The Aerodynamics of a Formula 1 Car

Ask anyone who is employed in Formula 1 and they’ll likely say that implementing aerodynamics wins championships. Aerodynamics consists of two main principles: minimizing drag and increasing downforce.


Aerodynamics became especially important in the late 1960s. That’s when numerous teams began to experiment with race car wings. Early tryouts with high mountings and movable wings created remarkable accidents, so regulations were implemented as of the 1970 season. These rules are growing along with the development of aerodynamics.

Wings on these cars function like aircraft wings, but in reverse. The former generate negative lift, also known as downforce, while wings on planes create lift. That’s because air travels over the sides at different speeds, and this produces variances in pressure. A modern car can develop 3.5 times the lateral cornering force of its own weight. In theory, these cars could be driven upside down.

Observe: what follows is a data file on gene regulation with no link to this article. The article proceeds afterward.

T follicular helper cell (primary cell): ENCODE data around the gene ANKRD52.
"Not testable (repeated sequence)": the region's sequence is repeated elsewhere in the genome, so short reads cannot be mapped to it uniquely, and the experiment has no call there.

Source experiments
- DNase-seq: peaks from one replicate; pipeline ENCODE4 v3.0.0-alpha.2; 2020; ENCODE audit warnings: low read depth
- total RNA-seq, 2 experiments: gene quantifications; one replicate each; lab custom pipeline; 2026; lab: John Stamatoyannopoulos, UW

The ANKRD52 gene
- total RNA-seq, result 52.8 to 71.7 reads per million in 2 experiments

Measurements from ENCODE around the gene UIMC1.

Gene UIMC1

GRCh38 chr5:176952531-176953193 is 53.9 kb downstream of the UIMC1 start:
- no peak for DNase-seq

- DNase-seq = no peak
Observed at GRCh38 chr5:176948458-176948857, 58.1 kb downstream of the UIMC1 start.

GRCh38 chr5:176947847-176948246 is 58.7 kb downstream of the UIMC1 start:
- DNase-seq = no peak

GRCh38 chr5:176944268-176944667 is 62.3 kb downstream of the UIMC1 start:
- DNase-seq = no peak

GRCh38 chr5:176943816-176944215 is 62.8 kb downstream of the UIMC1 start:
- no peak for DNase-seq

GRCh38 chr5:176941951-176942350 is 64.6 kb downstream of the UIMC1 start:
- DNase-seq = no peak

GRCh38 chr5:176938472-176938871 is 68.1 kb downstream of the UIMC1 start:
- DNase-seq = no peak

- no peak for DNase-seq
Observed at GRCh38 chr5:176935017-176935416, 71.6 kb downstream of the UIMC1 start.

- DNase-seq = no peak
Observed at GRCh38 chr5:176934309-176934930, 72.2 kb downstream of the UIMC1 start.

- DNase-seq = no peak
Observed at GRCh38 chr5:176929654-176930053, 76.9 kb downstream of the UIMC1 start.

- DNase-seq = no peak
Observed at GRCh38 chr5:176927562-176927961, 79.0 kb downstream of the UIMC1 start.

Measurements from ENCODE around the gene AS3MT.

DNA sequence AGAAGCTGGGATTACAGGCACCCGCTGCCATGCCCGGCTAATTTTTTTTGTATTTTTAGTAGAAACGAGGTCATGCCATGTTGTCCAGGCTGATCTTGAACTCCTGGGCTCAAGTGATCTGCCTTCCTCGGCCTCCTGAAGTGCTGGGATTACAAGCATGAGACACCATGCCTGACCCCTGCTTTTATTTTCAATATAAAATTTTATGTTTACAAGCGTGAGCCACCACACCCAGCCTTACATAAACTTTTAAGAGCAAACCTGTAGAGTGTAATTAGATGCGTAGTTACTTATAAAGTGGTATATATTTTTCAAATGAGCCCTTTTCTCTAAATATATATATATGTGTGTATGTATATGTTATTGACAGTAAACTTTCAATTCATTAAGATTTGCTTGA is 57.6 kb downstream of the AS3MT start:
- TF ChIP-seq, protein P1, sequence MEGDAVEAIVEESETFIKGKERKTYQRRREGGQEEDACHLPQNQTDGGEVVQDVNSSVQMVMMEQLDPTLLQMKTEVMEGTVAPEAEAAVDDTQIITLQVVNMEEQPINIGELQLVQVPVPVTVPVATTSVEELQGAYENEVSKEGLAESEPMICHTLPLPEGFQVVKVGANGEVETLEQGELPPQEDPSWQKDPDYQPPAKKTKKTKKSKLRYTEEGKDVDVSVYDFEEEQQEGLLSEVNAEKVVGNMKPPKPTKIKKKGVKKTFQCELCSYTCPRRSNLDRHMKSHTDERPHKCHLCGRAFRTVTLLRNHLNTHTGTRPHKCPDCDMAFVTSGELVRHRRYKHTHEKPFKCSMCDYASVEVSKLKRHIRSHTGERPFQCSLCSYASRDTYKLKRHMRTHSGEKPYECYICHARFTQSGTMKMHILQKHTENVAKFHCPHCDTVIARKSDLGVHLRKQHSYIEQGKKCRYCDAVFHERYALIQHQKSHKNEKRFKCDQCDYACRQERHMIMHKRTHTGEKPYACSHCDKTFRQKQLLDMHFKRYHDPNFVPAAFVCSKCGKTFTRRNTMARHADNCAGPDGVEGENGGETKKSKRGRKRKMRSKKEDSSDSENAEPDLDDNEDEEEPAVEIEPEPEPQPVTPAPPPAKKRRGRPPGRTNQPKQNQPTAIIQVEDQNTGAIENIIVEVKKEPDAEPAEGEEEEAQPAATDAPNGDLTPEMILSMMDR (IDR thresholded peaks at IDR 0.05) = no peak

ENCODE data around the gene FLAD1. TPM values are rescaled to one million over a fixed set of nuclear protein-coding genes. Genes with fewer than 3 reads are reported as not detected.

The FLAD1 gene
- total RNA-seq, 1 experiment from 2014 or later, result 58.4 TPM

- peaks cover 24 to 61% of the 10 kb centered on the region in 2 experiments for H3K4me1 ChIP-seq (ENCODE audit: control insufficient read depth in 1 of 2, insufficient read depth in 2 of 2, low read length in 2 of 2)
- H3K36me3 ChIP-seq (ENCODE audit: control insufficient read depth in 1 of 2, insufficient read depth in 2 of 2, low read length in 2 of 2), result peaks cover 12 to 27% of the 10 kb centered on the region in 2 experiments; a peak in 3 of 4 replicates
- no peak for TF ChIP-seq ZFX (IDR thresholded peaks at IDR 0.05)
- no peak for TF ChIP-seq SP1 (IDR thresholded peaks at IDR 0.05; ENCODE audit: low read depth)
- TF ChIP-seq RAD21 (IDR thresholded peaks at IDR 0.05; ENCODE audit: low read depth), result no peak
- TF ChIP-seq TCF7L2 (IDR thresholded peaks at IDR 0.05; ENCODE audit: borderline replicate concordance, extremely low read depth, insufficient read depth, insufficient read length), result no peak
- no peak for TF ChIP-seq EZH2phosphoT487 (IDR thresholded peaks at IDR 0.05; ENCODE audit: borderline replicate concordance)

By the middle of the 1970s, Lotus engineers discovered that the entire car chassis could act like a giant wing when the underside of the car was inventively designed. This is called ground-effect downforce. In the following years, more linear developments have moved aerodynamics along. Increasing speeds have led the sport’s controllers to adjust racing rules.

The aerodynamic factors of today’s cars are regulated by the location, height and width of bodywork. Each pound of downforce takes off milliseconds of lap time, so teams invest substantial amounts of money and time into computational fluid dynamics (CFD) and wind tunnel exercises. These two components are today’s main types of aerodynamic studies.

The rear and front wings on these cars make up about 60 percent of the downforce. The rest is covered by the floor. The wings’ designs differ from track to track because of different downforce requirements. For example, Monza is a high-speed track where wings are smaller to increase speed and reduce drag. Monaco, on the other hand, requires aggressive wings because of its track design.

Resourceful engineers will occasionally find loopholes and introduce clever solutions, such as F-ducts, double diffusers and exhaust-blown diffusers. Nevertheless, they don’t last long. One invention, the drag reduction system rear wing, has stuck around. It allows drivers to adjust the angle to increase speed and reduce drag. However, they can only use it on certain parts of a track and when a driver is within a certain time frame ahead in the competition.